Once this out-of-leftfield prologue is taken care of, a dreamy, gothic atmosphere increasingly begins to take hold, as the story (such as it is) proceeds with a heavy, doom-laden feel that recalls nothing so much as Jess Franco’s ‘Nightmares Come At Night’ or ‘A Virgin Among The Living Dead’, presenting a vague and uncertain tale of interchangeable identical twins, ghostly manifestations and fantasy/reality disjuncture that proves is just as difficult to summarise in concrete terms as the aforementioned Franco films, however much sense it might make on an emotional level.

With her porcelain features, big, sad eyes and sombre, elegant movements, leading lady Kikko Matsuoka is certainly every bit the Japanese answer to Soledad Miranda or Diana Lorys, and makes a perfect casting choice for this rare example of a fully-fledged Nippon Gothic, here assuming the role of Saeko, identical twin sister of the girl we saw being killed on the ship, who now lives in a remote cliff top church, ward of a benevolent Christian priest.(1)

Out of sight of her benefactor, Saeko also enjoys a healthy romantic relationship with Mochizuki, a young fisherman, and generally seems to be enjoying a happy and relaxed existence. But when the wind blows in from the sea, she hears her sister’s voice calling her, and when she and Mochizuki go snorkelling, she experiences a vision of weird fake skeletons, looking look like something out of a Mexican day of the dead parade, dancing before her eyes. Soon, a thick fog rolls into the harbour, bringing with it the empty hulk of the ‘Dragon King’, and any hope we may have had of separating linear reality from Saeko’s subjective descent into vengeful, identity-shifting craziness goes entirely up the spout, in best Euro-horror tradition.

As things proceed, the bare bones of a good ol’ supernatural bride-wore-black vengeance narrative take shape, with Saeko and/or her ghostly sister tracking down and dispatching the venal pirates in short order. It’s all very much the kind of thing Franco might have come up with between courses at some local eatery, and is detourned in some equally interesting directions as well, taking in noir-ish segments, pulpy mad science and some shock reveals in the final half hour, building up to a hellzapoppin’ Laboratory-based climax that plays like something out of ‘40s Monogram b-picture amped up with ‘60s drive-in gore.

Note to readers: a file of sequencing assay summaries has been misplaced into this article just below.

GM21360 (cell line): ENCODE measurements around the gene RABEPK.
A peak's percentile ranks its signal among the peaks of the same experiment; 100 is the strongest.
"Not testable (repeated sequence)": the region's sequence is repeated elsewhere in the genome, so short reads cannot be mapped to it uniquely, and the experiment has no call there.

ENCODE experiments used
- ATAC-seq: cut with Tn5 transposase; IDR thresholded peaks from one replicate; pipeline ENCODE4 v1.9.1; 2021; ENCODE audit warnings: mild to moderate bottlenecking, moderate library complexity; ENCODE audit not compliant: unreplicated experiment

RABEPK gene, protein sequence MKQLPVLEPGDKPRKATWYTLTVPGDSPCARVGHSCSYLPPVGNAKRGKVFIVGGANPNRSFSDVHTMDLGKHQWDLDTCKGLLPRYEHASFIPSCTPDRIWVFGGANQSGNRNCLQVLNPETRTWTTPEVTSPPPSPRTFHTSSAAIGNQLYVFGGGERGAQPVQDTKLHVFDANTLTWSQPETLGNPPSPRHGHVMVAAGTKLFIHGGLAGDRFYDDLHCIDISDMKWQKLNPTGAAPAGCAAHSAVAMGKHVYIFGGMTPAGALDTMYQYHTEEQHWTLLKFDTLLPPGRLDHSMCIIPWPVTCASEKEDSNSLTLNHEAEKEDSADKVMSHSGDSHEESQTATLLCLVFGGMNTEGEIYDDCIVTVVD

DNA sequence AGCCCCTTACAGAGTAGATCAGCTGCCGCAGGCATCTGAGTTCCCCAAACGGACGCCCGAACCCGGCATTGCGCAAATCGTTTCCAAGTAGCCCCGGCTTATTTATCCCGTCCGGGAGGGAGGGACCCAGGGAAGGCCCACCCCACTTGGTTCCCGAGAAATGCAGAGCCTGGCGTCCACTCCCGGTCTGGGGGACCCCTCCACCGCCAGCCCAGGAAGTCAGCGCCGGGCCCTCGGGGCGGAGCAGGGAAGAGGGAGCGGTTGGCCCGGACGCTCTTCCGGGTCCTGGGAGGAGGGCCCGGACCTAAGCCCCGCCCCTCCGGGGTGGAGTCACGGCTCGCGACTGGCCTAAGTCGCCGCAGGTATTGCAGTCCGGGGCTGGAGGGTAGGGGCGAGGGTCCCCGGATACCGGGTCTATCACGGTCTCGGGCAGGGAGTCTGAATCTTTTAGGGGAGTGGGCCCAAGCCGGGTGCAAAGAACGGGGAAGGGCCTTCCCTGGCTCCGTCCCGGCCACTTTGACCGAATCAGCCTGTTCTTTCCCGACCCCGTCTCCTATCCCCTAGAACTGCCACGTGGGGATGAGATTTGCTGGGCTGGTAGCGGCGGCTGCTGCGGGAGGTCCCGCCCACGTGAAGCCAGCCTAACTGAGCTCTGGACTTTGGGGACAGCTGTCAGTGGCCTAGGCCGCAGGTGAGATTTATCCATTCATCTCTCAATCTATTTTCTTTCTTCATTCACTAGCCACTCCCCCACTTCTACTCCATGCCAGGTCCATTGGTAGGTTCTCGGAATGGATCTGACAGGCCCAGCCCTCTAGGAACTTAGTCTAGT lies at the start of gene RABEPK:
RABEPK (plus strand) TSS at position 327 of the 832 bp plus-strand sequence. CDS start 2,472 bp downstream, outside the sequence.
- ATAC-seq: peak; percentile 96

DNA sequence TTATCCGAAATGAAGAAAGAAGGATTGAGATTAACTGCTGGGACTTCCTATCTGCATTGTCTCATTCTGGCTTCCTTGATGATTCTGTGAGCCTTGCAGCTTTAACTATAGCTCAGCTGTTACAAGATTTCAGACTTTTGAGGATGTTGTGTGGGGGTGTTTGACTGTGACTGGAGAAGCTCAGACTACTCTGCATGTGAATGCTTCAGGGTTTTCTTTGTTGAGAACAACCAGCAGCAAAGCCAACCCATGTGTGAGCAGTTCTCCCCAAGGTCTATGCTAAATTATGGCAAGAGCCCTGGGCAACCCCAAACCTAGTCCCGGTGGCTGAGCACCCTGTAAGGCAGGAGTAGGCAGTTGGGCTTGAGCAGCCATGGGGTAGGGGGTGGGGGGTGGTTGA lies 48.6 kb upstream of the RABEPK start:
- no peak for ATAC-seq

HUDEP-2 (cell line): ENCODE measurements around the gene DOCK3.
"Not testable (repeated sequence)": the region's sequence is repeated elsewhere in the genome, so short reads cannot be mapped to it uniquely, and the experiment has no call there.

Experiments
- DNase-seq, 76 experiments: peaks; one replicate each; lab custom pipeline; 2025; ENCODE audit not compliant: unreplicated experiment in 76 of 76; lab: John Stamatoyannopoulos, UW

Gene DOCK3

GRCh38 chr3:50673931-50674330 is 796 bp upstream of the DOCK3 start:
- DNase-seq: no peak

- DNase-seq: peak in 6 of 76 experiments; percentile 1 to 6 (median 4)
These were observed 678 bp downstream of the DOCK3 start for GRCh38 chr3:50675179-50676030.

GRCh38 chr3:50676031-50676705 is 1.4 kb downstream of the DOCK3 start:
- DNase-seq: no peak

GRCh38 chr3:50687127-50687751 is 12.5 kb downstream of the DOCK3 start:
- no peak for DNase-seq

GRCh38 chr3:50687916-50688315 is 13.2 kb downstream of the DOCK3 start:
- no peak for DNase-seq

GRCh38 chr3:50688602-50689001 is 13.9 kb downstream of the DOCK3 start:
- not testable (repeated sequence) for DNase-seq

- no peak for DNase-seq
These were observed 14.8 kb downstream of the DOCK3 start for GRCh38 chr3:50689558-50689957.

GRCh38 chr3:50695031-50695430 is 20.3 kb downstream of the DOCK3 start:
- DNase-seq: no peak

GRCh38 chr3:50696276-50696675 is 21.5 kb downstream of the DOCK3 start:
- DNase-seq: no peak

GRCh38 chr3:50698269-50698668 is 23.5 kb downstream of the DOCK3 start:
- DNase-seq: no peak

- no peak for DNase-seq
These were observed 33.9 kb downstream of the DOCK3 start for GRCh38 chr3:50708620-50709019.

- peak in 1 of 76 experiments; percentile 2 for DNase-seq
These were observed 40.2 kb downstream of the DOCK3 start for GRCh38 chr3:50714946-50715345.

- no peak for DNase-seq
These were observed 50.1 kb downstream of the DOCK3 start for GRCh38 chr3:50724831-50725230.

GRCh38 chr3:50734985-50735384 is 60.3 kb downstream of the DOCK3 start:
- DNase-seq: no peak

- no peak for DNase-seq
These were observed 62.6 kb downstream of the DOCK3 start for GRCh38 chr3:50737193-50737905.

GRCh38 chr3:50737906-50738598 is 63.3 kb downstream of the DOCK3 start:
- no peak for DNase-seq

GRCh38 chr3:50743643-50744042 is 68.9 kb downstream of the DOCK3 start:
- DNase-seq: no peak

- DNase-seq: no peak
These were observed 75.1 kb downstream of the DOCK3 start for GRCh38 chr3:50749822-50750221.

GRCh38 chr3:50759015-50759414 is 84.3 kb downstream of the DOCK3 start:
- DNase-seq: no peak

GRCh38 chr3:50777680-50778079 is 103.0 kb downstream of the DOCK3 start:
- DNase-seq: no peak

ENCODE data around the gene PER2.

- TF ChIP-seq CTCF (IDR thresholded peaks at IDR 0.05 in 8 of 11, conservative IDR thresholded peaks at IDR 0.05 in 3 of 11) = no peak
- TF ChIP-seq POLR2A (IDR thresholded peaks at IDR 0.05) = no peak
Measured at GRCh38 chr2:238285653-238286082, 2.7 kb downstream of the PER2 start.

And in case you were worried things weren’t QUITE Jess Franco-like enough already, the 25 minute mark also brings forth a totally gratuitous nightclub striptease sequence, in which two stocking-clad dancers shake their stuff to languorous dinner club jazz! Heavens be praised.

(If anyone’s keeping track out there in Film Studies-land, it occurs to me that the opening shot of the dance routine, which features the two symmetrically posed dancers picked out by spot-lights, is a deliberate echo of the sunglasses reflection shot mentioned earlier, with both images serving to remind us of the film’s central tale of psychically conjoined twins. He was no slouch, this Matsuno-san.)

Even more so than Michio Yamamoto’s vampire films, ‘The Living Skeleton’ is full of explicit references to Western horror, many of them rendered inherently surreal by their placement in a Japanese setting. The dual role played by Matsuoka seems a direct nod to the traditions of ‘60s gothic horror, and, whilst steeples, crucifixes and Christian funeral services may go hand in hand with church setting, the endless swarms of bats, diaphanous night-gowns, stone dungeons and wrought-iron candelabras definitely seem a little too way out for any sense of realism to be maintained for long. (The priest’s study even boasts a medieval suit of armour amongst its accoutrements, ferchrissake!)

More specifically though, Matsuno seems to be most concerned here with plundering the same current of imagery that John Carpenter tapped into a decade or so later for The Fog. You know the score, I’m sure: isolated seaside locale, pirates, churches, priests, vengeful ghosts, staticy radio broadcasts, lighthouses, skeletons and fog – lots and lots of fog. The convenient discovery of a ship’s log divulging the dark secrets of the ghost-ship’s history is particularly synchronicitous in this regard, but I doubt there’s any direct influence going on here (the chances of Carpenter having seen this film back in the day are pretty slim, and even if he did, I’m sure he’s a solid enough guy to have acknowledged his debt). Instead, I feel this is once again just a parallel take on the same nexus of collective unconscious type imagery from filmmakers on opposite sides of the world, and another example of the same watery thread that runs through a whole swathe of my favourite horror films and stories, from Lovecraft’s ‘The Shadow Over Innsmouth’ to Messiah of Evil, Jean Rollin’s ‘The Demoniacs’, and beyond.